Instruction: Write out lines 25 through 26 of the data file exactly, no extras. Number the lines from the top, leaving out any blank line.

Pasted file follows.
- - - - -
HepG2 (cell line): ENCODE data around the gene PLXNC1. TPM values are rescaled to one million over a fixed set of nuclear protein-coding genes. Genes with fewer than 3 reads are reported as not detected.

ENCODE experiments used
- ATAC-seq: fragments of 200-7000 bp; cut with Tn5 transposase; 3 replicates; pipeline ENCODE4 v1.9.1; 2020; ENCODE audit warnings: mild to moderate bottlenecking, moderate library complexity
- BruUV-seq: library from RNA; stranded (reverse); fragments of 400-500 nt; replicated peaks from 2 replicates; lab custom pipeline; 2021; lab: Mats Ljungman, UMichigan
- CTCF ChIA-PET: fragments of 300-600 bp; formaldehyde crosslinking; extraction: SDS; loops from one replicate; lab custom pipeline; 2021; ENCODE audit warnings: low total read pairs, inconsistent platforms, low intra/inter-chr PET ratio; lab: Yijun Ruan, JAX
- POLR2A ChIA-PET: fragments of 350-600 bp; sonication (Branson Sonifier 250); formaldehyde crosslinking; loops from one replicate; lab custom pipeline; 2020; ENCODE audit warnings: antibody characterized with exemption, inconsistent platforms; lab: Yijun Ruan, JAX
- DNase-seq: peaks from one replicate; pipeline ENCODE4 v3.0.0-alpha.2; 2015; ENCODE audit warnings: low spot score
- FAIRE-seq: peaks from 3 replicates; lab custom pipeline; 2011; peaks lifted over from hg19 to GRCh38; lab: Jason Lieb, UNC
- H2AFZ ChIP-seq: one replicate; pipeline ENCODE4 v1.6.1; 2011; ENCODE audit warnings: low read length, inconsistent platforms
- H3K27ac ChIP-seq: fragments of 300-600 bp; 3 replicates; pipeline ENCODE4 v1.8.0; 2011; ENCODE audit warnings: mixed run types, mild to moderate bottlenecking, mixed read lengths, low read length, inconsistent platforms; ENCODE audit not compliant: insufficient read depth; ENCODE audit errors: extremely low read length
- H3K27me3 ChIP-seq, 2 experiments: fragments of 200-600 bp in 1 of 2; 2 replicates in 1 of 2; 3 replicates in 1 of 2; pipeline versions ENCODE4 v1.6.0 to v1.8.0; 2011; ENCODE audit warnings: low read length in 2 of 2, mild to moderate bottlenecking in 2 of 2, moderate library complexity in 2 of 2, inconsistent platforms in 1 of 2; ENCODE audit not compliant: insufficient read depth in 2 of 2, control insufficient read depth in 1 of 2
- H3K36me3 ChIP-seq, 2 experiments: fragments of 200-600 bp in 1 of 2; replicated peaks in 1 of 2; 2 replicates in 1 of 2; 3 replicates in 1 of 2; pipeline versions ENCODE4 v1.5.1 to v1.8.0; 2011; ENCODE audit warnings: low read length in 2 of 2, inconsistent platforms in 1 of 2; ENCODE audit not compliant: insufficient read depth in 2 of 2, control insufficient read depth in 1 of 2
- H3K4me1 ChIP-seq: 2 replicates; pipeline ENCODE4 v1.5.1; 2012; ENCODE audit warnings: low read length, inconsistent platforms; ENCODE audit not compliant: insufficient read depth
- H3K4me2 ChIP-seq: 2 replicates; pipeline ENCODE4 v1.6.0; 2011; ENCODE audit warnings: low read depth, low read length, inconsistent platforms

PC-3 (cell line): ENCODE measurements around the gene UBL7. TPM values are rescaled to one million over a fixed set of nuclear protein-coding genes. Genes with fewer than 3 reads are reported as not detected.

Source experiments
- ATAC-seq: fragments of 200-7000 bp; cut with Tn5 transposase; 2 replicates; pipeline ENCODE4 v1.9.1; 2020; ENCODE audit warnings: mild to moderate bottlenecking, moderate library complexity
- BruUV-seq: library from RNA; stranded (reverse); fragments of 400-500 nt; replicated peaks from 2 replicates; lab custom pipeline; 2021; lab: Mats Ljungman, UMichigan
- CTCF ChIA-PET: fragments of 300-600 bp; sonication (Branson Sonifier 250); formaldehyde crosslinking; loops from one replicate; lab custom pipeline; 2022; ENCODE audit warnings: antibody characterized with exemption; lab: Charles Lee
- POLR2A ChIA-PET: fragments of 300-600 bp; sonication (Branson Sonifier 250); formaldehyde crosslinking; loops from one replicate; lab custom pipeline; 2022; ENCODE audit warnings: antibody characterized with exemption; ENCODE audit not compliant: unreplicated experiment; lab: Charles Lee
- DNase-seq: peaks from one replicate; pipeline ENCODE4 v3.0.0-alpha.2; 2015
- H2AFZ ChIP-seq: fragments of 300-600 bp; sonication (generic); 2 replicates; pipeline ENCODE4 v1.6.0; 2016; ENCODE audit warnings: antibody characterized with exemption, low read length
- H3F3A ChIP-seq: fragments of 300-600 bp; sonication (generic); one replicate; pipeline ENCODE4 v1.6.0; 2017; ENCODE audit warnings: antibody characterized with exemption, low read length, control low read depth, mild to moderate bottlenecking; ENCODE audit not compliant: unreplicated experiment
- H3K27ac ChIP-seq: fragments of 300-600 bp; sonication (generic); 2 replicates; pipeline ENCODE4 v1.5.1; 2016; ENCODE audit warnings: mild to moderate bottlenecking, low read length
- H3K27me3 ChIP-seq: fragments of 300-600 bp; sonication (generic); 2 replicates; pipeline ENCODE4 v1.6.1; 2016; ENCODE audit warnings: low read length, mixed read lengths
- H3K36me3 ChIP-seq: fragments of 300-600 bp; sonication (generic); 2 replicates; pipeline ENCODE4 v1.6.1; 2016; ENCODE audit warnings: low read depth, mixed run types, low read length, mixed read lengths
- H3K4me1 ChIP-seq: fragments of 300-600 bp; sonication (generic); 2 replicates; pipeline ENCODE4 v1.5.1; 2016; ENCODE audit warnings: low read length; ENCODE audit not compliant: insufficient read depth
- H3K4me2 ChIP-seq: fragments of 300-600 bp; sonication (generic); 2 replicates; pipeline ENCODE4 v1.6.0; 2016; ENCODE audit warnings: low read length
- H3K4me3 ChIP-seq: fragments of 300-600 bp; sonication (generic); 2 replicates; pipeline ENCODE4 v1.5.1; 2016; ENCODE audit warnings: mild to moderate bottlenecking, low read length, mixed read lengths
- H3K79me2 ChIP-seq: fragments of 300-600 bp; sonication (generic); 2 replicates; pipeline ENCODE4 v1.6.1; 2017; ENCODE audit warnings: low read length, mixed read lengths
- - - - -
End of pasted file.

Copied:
- H3K27me3 ChIP-seq: fragments of 300-600 bp; sonication (generic); 2 replicates; pipeline ENCODE4 v1.6.1; 2016; ENCODE audit warnings: low read length, mixed read lengths
- H3K36me3 ChIP-seq: fragments of 300-600 bp; sonication (generic); 2 replicates; pipeline ENCODE4 v1.6.1; 2016; ENCODE audit warnings: low read depth, mixed run types, low read length, mixed read lengths